Your camera body is fine. A 10 year old camera body would be fine. Makes no difference at all. The lens can matter a little bit, in terms of producing certain looks you may wish to have. But even then, they're not all that critical either. You could do great newborn with an 18-55 kit lens. The key to newborn photography is lighting, atmosphere and processing. All the professional' stuff you see that people seem to be going for these days are completely unnatural looking (babies by themselves, naked, asleep, not cold, on some crazy fur blanket or dressed in some adult-esque constume, asleep, not cold, not fussing, in a basket in a field; if you really think about it, its ridiculous, but, it's what people want to see, thus it works); and these unnatural things are not popular and look like they do because of a specific sensor size or camera body, nor even the fancier fast fixed-focal length lenses (primes) with shallow depth of field and stuff. 90%+ or more is virtually all done with processing such as presets in lightroom, total environment swap outs, total sky swap outs, etc. The other 10% are doing it with lighting and props and some natural light and props and a lot of patience.
You have the tools. You just need to add more tools if you want to get on the bandwagon, by adding processing and props. Look at the trends, follow them, or create your own. But it will come down to the processing to make the difference. Everyone can take a baby, dress them however, put them in a basket or on a bench, in a field, or on some bear-skin or sheep-skin rug thing and snap a photo of them sleeping. The key is to do it when they're not fussing, not cranky, not cold, recently fed, not in a weird environment, and not being popped with high power strobes right on top of them (they startle them and they get hit with heat each time so its weird and can upset them), and simply get the rough idea of the portrait captured, then process it to be whatever you want it to be. Again, pull up the amazing angelic surreal dreamy newborn photos and take a look. 90% of it is processed to be that, if you saw the original, you'd be shocked.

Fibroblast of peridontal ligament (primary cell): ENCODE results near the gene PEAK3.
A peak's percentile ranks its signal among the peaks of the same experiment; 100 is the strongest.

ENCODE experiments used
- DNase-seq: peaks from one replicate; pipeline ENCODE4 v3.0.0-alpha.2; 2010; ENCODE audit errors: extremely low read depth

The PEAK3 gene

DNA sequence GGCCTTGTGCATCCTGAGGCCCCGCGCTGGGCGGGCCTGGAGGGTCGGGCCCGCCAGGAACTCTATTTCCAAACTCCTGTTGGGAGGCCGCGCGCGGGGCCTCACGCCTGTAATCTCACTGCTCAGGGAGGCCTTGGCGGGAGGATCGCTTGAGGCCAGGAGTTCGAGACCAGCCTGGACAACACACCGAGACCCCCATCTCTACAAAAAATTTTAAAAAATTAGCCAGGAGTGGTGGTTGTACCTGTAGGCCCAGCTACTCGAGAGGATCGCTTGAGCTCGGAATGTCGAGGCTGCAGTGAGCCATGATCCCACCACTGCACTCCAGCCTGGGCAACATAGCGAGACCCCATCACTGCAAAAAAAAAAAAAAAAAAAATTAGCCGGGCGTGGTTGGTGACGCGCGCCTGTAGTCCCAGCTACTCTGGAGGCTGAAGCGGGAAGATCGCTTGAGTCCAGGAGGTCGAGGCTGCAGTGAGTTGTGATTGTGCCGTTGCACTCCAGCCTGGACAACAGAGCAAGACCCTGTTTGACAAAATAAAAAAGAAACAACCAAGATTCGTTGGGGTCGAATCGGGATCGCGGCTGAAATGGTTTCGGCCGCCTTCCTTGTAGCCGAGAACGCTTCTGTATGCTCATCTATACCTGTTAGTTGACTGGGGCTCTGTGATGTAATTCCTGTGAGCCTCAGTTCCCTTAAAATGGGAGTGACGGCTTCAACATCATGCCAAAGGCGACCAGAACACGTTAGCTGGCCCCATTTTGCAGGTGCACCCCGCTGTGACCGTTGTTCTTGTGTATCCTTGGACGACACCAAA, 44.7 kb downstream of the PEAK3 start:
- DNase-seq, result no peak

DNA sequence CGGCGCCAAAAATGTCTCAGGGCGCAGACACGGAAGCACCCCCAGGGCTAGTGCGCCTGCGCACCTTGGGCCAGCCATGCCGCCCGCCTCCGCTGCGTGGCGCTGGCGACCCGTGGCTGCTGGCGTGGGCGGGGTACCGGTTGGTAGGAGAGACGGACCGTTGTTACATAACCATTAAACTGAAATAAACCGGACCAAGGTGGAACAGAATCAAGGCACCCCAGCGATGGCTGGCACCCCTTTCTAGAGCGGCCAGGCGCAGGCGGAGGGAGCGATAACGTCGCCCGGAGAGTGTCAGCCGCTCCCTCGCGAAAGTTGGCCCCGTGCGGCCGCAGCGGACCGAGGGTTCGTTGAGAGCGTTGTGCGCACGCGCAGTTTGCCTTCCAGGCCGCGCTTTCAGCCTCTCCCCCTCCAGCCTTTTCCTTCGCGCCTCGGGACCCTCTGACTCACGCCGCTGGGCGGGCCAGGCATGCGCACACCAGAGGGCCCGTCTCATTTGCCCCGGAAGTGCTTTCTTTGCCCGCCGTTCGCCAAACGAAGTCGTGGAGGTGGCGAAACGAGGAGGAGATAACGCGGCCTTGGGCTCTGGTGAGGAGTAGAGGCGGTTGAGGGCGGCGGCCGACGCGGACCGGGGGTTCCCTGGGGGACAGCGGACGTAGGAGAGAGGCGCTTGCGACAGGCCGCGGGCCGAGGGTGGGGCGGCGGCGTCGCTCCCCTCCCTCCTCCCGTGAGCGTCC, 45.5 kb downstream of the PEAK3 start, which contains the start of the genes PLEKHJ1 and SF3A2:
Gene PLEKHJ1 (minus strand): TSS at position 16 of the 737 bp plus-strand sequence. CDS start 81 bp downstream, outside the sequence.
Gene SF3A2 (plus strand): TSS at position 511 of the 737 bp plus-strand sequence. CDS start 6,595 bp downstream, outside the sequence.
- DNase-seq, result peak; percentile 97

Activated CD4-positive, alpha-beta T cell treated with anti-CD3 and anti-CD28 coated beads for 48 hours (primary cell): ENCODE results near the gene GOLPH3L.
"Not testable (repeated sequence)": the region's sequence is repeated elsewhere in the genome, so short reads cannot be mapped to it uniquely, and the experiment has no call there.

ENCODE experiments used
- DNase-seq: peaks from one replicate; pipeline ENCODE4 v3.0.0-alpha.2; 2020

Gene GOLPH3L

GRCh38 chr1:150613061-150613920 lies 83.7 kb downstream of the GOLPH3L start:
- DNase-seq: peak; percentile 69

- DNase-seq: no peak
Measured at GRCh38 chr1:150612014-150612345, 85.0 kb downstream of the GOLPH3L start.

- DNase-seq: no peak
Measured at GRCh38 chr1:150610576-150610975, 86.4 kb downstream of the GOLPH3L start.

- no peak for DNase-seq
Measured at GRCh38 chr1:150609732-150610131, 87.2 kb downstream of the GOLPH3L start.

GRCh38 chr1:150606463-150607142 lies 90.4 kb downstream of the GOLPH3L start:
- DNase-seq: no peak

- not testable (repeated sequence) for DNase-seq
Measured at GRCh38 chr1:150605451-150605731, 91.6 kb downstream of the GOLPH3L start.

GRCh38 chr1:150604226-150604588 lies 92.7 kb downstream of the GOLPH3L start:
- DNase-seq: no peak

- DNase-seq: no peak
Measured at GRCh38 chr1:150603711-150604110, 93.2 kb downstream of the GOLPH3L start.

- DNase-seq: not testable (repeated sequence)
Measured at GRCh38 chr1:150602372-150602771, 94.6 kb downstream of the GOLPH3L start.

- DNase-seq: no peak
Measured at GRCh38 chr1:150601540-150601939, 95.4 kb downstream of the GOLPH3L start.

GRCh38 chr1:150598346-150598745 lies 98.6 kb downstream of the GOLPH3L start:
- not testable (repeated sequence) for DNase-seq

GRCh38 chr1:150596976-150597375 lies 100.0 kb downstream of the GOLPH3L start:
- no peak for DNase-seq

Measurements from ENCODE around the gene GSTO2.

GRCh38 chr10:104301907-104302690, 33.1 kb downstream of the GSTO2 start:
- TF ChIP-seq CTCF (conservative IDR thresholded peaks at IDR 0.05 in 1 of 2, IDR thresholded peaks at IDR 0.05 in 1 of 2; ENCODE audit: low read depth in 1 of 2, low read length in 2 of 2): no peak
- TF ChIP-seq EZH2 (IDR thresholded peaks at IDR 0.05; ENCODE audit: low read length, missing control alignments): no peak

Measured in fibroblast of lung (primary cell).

Find out what you want to produce, professionally. Newborn photography is harder than people think, because newborns do not cooperate at all and you have to do it around their schedule, or you get fussy upset crying photos, poop every where, constantly peeing, and frustrated parents that are done with trying to do it for the 2nd or 3rd hour at their house, or in some studio. But you can do it if you work around them, find their routine, work into it, help the parents to understand that it doesn't happen on their schedule, and find out what they want the images to look like. Some want the social-media dreamy stuff (the unnatural looking stuff). Some just want something nicer than a cellphone snap. But a lot of it is processing on the dreamy side. For just good formals, you can get away with just some basic around the house stuff, good lighting, and some patience. But again, processing is mostly the big thing missing from what you're trying to do, just looking at your photos. Shallow depth of field and a fur rug or a tutu doesn't instantly create the dreamy stuff, as you well have found out. That's where processing takes the raw material and makes dreamy stuff from it.
Your equipment is fine and good for what you want to do.
You just need a new tool and skillset in processing and some more experience.
1) Gear is fine.
2) Controlled lighting is superior and cleaner.
3) Don't shoot auto. Control your camera. Don't just shoot auto and hope for something. This requires you really learn the exposure triangle.
4) Processing education. Pick a software suite (like Lightroom/Photoshop, or other) and start going through tutorials on how to do a lot of it. There are online classes. Subtle processing is much more difficult and effective, rather than very obvious processing that looks really hackish. But processing is the major difference here, along with experience. Not the camera/lens!